ROCHESTER, N.Y. (WROC) — As many industries are seeing a workforce shortage, the Arc of Monroe is training individuals to fill company needs.

Through one of the programs, Job Path, individuals with various disabilities are supported through getting jobs and throughout their employment. Brandy Soloman, Job Path Business Relations Director, said the Arc of Monroe supports a wide range of local businesses.

“Typically on our roster we have at least 200 businesses, and it’s always growing based on the need in our community.”

Declan Handley-Byrne is preparing for the workforce through the Strong Museum’s internship program. Titled ‘SELF at Strong’, it prepares young people with autism for employment.

“Any job you can think of, this program has helped me gain experience for,” said Handley-Byrne.

This includes learning numerous skills like hosting exhibits, data entry, and “even just basic mechanic work with fixing electronics, like pinball machines and arcade machines,” said Handley-Byrne.

At program completion, students are prepared with essential skills to enter the work force. In some cases they move to the Arc’s Job Path program. 

“Our employees are just as valuable and skillful as other employees, and then they come with support as well to get them through some of those tough times,” said Amy Welch, an Employment Specialist at the Arc of Monroe.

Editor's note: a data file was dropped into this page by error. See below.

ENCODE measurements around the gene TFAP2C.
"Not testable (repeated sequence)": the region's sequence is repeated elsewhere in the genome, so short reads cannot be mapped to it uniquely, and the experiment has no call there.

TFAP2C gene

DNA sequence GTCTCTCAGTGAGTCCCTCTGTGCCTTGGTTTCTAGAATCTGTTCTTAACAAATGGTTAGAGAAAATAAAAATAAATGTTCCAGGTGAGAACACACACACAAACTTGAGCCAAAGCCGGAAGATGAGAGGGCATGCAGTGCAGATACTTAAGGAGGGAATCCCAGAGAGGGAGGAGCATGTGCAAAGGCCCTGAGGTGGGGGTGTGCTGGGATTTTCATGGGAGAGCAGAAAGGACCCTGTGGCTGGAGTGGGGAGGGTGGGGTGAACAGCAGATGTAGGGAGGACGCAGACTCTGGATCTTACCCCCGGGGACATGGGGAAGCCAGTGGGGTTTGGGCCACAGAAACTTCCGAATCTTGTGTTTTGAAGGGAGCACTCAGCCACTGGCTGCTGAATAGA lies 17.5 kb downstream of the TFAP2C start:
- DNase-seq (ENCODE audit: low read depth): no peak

Brandy Soloman said when employers hire individuals in the Job Path program, they know the workers have been pre-screened as well.

“Once they are there the business is getting a very high-quality candidate who is ready to not only do the work, but to retain their position.”

As a result, local business and organizations – like the Strong Museum – benefit too by representing the diversity of the city.

“Everybody can come to the museum, they can see themselves reflected – whether it’s background or ability- in the people that are serving them,” said Shane Rhinewald, Senior Public Relations Director at the Strong Museum.

Job Path is the largest employment program in the region and supports over 400 individuals with disabilities.